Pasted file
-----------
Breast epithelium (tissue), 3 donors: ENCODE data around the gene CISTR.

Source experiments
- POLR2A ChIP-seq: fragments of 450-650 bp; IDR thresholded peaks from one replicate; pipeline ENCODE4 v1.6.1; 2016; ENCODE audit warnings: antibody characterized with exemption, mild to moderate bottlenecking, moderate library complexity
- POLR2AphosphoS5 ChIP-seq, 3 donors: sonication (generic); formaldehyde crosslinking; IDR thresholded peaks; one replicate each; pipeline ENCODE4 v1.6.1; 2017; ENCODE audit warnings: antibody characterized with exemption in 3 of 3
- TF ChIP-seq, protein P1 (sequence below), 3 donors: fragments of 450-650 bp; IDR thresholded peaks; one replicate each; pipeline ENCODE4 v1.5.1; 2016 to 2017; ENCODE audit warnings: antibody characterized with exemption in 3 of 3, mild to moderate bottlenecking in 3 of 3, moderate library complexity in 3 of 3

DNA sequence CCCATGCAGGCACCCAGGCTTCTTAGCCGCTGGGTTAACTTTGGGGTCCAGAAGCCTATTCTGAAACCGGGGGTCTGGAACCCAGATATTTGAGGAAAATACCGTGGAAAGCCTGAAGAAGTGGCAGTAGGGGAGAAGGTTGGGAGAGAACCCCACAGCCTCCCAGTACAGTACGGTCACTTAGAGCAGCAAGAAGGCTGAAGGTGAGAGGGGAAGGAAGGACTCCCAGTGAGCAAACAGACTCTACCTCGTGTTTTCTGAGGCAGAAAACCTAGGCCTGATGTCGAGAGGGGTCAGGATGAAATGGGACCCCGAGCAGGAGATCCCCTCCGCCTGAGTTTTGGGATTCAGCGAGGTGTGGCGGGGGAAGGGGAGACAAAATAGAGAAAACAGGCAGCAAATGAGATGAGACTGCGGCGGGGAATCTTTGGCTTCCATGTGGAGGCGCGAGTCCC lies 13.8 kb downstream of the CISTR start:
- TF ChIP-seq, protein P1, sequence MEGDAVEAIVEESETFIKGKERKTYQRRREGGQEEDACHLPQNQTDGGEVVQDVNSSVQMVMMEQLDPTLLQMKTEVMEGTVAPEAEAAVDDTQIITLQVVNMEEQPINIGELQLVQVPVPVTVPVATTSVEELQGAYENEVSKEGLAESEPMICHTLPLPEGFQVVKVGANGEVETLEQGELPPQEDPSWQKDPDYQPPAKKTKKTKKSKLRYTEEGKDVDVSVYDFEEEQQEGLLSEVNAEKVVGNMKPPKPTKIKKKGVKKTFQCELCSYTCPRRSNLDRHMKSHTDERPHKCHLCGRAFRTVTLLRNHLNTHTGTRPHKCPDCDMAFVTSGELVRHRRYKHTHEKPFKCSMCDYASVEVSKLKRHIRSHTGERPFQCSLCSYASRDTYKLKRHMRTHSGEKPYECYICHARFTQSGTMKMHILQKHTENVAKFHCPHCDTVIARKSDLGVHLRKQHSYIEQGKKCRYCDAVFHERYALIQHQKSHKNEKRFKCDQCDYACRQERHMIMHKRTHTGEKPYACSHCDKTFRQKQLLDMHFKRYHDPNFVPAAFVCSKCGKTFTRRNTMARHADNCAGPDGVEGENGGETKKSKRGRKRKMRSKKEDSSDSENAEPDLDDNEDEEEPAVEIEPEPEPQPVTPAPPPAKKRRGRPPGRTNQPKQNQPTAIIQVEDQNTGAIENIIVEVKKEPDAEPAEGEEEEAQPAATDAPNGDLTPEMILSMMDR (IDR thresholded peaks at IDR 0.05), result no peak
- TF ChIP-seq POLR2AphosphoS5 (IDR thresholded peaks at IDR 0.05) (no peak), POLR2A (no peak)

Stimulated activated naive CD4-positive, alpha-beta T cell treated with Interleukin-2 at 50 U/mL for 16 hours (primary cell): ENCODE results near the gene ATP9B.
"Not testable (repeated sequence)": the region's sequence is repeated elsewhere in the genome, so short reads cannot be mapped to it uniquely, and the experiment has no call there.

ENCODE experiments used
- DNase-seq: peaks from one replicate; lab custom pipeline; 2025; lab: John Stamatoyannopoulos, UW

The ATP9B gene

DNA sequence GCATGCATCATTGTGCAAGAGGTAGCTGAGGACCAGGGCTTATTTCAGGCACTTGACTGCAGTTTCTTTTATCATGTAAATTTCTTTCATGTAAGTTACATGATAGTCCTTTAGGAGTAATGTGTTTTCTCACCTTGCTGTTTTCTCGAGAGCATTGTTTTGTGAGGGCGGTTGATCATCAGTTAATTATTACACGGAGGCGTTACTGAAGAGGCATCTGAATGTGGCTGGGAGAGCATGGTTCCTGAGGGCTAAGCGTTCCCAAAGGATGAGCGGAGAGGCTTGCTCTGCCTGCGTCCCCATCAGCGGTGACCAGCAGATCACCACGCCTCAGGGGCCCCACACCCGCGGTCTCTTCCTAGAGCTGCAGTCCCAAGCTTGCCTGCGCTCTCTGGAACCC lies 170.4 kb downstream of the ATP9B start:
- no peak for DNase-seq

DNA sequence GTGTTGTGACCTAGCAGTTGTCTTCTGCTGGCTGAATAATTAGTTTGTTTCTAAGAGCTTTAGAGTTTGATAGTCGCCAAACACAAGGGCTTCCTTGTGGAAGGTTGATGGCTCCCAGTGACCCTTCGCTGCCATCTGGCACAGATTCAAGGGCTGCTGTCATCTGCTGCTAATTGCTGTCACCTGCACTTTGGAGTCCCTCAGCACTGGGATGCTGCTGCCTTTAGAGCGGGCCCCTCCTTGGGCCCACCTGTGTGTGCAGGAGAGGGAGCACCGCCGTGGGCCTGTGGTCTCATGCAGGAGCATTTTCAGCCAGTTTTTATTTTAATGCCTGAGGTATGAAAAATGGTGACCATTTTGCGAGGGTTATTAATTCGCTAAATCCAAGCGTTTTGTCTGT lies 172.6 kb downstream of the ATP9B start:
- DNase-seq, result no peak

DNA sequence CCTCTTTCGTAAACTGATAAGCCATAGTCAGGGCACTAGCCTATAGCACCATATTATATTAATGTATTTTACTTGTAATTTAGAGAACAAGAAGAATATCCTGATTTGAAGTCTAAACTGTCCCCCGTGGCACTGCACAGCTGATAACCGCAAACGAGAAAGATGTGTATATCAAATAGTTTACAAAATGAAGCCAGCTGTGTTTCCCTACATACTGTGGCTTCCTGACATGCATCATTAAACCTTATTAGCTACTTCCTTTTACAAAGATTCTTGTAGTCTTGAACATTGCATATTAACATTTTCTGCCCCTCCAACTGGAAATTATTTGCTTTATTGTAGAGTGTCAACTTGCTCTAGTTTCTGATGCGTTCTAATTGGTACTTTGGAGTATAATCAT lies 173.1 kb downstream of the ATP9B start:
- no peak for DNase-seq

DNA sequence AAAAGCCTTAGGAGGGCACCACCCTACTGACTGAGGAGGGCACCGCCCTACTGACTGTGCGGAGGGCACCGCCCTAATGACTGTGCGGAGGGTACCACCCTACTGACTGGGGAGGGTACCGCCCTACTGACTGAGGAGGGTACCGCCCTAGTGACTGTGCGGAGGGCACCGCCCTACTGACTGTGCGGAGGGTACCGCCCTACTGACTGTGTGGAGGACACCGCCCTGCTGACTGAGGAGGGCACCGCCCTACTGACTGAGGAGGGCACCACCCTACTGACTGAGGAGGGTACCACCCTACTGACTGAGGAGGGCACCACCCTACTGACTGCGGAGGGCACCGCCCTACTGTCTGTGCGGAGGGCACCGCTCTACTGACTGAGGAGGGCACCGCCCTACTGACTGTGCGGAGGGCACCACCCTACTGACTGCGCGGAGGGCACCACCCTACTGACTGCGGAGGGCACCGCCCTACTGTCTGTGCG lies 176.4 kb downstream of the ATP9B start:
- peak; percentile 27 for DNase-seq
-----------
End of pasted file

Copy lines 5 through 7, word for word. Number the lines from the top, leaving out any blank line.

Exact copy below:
- TF ChIP-seq, protein P1 (sequence below), 3 donors: fragments of 450-650 bp; IDR thresholded peaks; one replicate each; pipeline ENCODE4 v1.5.1; 2016 to 2017; ENCODE audit warnings: antibody characterized with exemption in 3 of 3, mild to moderate bottlenecking in 3 of 3, moderate library complexity in 3 of 3

DNA sequence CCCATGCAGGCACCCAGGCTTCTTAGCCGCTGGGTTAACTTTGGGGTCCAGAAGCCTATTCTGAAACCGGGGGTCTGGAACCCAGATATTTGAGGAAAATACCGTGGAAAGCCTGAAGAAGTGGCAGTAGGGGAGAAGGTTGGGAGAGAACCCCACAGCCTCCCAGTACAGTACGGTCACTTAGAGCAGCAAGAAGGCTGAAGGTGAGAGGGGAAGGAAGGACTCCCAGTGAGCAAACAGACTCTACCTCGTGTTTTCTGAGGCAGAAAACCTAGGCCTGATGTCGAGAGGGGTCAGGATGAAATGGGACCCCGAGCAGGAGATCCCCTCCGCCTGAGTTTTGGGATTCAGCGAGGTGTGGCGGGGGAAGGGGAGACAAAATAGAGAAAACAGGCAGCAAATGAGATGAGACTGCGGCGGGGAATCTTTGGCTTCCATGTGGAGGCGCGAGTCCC lies 13.8 kb downstream of the CISTR start:
- TF ChIP-seq, protein P1, sequence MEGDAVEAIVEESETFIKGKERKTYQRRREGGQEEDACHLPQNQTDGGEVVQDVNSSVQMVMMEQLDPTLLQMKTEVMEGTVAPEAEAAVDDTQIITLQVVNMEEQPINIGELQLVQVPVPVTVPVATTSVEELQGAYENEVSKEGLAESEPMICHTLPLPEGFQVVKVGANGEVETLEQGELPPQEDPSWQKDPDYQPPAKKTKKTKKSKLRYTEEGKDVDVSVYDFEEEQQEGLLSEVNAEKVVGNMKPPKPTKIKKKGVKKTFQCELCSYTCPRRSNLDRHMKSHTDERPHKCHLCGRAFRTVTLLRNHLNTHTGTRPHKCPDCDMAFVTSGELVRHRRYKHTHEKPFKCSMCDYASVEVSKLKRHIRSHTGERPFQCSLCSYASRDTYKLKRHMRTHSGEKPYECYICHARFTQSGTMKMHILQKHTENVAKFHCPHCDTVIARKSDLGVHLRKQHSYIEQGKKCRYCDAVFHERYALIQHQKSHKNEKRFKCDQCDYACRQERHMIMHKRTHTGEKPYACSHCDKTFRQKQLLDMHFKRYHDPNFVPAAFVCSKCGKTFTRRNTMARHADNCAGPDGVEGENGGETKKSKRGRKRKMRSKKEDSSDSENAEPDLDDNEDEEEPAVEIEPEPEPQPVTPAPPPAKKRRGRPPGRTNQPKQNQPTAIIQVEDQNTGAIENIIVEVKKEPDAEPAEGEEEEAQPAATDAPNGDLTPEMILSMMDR (IDR thresholded peaks at IDR 0.05), result no peak